On a sleepy Monday morning, I pause at my desk to quickly input attendance. After two clicks, I slowly walk toward the room while peeking at different students’ journal responses. The class, collectively hunched over their desks and silently crafting their response, doesn’t notice as I weave through the groups to where Eric sits.
He sees me approaching and sits up straight. As I quietly slide into the empty desk beside him, he puts his pen to the paper and pretends to be working on his response. Our conversation goes something like this:
Eric, let’s start your sentence for the first question. How can you turn that into a statement?”
“I don’t know.”
“Can you please read the question to me?”
“What are you grateful for?”
“Which words in that sentence make it a question?”
“I don’t know.”
“Question words are ones like who, what, where, when, why, and how. Which one is in that sentence?”
“If we removed the word ‘what,’ do you still have a question or a statement?”
“So which words can be made into a statement?”
“I don’t know.”
What’s up with Eric?
Every time I see Eric, we have this type of conversation during the warmup. At first, I thought that maybe his reading level and cognition were low. However, during certain assignments he was able to analyze more difficult questions and answer them correctly.
I thought that maybe he had difficulty writing first thing in the morning. But upon further investigation, I learned that he was this way in all of his classes.
It took looking at the data – both quantitative and anecdotal – to come to a simple conclusion: he just didn’t want to do the work, and more importantly, would‘t do the work unless prompted.
Does this sound familiar to you?
“It’s not up to me to make them want to learn”
I frequent several Facebook groups for teachers, and many educators vent about students not doing their work, and about their students’ lack of motivation and respect. The typical reply is, “Let those students fail as a natural consequence of their lack of effort.” Or, “Teachers shouldn’t care more than the student about how much they learn and about their grade.”
Honestly, for these teachers, the kids are getting off easy. Their attitudes and beliefs actually motivate those students to do less and less.
Eric would prefer that I leave him alone so that he can stare off into space and get away with doing nothing. He doesn’t actually care if he fails, and, based on numerous conversations with him, his parents, and his counselor, he doesn’t care if parents get upset about it. He just doesn’t want to do the work.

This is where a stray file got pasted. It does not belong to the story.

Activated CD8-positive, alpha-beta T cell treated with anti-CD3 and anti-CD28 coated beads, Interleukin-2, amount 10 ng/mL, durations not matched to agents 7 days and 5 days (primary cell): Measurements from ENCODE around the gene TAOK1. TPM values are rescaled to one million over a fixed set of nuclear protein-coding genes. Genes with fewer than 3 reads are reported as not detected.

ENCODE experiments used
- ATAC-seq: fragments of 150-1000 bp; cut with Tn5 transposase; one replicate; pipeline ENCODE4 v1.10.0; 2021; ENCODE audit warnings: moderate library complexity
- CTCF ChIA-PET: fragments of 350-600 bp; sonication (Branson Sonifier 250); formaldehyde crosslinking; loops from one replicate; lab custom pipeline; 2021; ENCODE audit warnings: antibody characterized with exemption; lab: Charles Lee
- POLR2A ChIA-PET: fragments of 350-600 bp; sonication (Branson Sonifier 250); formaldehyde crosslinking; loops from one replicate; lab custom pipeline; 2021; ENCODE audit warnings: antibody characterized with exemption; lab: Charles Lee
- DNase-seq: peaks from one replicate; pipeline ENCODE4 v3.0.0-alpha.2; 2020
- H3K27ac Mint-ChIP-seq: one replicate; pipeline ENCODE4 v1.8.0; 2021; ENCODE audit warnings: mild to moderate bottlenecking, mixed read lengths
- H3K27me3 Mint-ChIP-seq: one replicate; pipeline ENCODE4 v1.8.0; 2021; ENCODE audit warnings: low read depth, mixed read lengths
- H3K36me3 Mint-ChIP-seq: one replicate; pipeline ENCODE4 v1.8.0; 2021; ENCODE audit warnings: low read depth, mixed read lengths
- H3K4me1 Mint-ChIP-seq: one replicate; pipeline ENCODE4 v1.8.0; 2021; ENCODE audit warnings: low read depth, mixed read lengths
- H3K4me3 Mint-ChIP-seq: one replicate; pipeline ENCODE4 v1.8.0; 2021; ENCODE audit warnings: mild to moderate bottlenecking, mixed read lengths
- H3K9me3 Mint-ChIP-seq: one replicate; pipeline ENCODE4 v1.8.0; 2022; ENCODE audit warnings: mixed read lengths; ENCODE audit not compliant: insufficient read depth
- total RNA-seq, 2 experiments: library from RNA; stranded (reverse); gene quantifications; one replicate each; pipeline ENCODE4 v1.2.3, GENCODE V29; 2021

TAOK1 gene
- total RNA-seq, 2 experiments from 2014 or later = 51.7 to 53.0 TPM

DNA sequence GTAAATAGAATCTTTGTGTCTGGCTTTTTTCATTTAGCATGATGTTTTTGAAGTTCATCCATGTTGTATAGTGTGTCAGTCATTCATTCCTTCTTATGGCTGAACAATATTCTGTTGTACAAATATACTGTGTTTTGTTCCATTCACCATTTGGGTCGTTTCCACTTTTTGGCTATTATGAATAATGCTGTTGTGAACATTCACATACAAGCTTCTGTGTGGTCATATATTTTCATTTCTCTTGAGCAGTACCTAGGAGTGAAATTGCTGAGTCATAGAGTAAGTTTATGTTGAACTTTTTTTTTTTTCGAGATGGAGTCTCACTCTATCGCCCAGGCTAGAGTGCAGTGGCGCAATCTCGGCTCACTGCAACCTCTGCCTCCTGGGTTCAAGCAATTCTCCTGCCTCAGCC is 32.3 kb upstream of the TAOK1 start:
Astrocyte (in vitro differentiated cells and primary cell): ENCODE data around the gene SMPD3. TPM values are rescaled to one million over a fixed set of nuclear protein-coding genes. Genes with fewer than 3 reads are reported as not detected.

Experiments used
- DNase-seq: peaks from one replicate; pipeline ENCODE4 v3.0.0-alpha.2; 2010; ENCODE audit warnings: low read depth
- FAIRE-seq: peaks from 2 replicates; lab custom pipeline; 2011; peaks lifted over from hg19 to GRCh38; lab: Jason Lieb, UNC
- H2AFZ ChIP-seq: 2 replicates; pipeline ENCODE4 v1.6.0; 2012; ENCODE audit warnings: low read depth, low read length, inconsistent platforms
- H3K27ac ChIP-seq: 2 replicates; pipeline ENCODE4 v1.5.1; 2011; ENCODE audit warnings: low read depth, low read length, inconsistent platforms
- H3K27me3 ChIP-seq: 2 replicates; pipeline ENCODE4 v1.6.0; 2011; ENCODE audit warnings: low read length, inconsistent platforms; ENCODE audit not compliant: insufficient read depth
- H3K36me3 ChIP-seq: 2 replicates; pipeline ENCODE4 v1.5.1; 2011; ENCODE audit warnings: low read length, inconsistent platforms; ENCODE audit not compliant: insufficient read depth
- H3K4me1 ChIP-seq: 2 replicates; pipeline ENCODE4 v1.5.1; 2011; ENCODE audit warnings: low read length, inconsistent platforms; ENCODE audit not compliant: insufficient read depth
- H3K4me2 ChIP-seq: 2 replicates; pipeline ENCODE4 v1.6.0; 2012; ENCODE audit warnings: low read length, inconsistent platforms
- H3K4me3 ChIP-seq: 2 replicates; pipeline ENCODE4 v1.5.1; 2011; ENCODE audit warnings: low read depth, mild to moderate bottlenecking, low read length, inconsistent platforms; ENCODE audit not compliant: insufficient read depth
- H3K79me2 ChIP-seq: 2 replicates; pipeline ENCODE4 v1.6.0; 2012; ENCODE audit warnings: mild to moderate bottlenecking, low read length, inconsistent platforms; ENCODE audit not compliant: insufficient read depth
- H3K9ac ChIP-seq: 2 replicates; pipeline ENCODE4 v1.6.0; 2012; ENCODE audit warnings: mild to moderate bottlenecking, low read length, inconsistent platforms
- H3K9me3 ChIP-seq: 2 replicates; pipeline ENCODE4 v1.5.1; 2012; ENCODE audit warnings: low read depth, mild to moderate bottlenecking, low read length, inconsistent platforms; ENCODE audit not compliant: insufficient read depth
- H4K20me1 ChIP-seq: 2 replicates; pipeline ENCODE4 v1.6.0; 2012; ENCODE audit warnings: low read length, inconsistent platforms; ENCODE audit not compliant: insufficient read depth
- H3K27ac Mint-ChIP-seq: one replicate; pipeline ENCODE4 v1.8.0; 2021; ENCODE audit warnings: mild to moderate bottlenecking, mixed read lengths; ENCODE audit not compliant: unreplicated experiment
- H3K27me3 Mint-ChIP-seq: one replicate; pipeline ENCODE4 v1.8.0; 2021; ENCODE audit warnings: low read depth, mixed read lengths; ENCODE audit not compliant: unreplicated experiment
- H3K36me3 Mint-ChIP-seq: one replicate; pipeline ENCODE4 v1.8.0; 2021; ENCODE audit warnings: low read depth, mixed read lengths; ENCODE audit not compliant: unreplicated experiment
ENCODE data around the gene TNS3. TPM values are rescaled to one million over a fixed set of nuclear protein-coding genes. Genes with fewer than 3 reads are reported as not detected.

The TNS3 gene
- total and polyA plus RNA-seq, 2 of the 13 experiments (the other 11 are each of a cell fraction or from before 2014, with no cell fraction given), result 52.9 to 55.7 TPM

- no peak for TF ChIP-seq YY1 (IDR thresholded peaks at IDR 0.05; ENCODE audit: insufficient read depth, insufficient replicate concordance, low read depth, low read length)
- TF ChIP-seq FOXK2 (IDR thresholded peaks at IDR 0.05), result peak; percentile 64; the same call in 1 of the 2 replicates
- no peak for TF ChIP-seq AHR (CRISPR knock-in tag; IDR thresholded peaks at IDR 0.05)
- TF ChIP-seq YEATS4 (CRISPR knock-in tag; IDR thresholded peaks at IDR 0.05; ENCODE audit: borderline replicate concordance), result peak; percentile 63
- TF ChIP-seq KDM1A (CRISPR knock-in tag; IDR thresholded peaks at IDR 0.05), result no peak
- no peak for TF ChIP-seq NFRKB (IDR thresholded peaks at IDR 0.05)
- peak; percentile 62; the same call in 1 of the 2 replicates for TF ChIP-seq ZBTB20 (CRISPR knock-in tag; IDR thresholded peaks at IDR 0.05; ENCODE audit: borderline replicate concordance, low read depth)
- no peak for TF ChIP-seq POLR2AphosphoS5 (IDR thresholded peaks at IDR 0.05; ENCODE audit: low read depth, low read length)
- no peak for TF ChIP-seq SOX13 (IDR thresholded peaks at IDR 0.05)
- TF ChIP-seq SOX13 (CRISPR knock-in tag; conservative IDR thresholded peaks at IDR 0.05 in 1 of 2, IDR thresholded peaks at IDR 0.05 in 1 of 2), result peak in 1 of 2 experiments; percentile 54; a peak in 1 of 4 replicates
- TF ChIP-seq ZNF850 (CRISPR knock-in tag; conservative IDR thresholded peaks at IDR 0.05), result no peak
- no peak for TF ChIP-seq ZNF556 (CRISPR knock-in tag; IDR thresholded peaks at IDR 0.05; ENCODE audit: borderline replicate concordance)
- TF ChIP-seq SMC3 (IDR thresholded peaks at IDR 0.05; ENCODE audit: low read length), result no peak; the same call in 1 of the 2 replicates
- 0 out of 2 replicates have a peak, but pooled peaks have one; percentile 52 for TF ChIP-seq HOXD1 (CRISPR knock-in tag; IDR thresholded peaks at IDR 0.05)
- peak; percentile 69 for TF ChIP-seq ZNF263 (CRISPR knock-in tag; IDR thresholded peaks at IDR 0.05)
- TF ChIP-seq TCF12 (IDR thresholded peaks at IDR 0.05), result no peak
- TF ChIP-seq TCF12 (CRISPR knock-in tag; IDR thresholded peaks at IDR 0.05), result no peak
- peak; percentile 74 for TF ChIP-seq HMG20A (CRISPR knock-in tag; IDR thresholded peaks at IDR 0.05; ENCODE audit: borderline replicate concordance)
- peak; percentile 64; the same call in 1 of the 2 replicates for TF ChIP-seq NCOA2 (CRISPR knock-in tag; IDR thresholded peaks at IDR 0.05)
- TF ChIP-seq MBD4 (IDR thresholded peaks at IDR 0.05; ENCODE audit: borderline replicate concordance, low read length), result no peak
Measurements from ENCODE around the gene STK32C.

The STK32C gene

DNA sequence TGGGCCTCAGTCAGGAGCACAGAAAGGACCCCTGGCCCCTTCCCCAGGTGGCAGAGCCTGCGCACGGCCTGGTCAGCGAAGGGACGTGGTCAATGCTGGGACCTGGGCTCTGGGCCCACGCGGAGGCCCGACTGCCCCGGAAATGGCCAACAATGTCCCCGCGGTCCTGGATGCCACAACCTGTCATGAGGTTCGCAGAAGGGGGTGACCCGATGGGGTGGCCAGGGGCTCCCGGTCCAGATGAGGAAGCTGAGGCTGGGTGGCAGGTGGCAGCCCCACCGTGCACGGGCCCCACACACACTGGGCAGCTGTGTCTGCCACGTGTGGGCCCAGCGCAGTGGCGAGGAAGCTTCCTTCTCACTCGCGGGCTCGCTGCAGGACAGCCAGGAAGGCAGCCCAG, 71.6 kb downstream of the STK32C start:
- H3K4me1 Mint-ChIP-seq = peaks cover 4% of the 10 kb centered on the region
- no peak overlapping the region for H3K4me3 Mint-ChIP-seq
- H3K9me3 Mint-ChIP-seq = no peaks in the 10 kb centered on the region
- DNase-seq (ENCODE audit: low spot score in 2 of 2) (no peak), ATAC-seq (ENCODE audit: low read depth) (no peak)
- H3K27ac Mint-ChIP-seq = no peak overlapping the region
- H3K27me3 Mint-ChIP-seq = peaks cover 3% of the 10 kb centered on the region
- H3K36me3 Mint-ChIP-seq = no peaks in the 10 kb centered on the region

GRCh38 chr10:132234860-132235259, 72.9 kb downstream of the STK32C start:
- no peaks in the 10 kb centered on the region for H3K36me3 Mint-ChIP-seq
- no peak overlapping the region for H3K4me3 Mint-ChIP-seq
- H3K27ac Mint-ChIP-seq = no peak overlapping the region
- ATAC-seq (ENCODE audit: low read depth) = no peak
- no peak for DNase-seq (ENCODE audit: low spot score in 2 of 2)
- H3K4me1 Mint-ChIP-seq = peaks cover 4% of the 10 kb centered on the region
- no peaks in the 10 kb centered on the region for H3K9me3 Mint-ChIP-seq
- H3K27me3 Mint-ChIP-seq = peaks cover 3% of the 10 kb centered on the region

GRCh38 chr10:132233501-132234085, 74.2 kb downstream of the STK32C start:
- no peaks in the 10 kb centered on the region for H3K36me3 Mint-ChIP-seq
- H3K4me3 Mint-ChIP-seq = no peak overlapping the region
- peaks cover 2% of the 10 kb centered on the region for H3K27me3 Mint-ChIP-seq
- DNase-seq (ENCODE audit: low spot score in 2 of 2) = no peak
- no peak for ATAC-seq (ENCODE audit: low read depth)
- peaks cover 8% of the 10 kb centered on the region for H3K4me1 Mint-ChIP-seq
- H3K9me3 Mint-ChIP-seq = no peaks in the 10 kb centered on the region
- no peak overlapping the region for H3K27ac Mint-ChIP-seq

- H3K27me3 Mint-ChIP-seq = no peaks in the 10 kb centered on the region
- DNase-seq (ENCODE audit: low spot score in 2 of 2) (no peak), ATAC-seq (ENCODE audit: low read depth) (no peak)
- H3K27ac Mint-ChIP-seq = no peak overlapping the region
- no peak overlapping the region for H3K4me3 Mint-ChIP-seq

Sorry Eric, that’s not how it works in my classroom!
Do you have grit?
For the past decade, educational circles have discussed the importance of students having grit, having a growth mindset, and valuing hard work and effort over perceived achievement.
But what about teachers? Isn’t it important for teachers to have these qualities as well?
Grit, according to Angela Duckworth, is “the combination of passion and perseverance for a singularly important goal, and is the hallmark of high achievers in every domain.” It’s pushing forward even after a string of failures, and being determined to meet a goal in the face of all obstacles.
It’s what you need when dealing with a student such as Eric.
Passion and perseverence for a singularly important goal
My sole purpose as a teacher is to make sure EVERYBODY LEARNS. Even Eric. Even the student who has missed more days than they’ve attended at school. They all have to learn while under my watch.
I am so passionate and determined to ensure that every students learns that I literally can’t let them give up.
For this passion and drive, plus the infinite wisdom I impart every day, I charge a hefty price. There is a significant fee for my expertise, my dazzling smile, my stomach-grabbing humor, and my ability to break down a concept for any learner.
Their payment to me?
They must produce evidence of learning. Ka-ching!
I have stalker status
When it comes to student work, I am a bounty hunter. I stalk them – email, Remind, calling parents, conferencing with them every time they see me, assigning detention… you name it!
No matter how much they push back or try to avoid me, I will collect on every student.
I squeeze everything I can from them until they produce some form of work – some evidence of learning. My job isn’t complete until I can assess their progress in my class.
Some believe that I’m not holding students to a high enough standard by giving them chance after chance. I can’t think of a higher standard than mandating that all students do their work.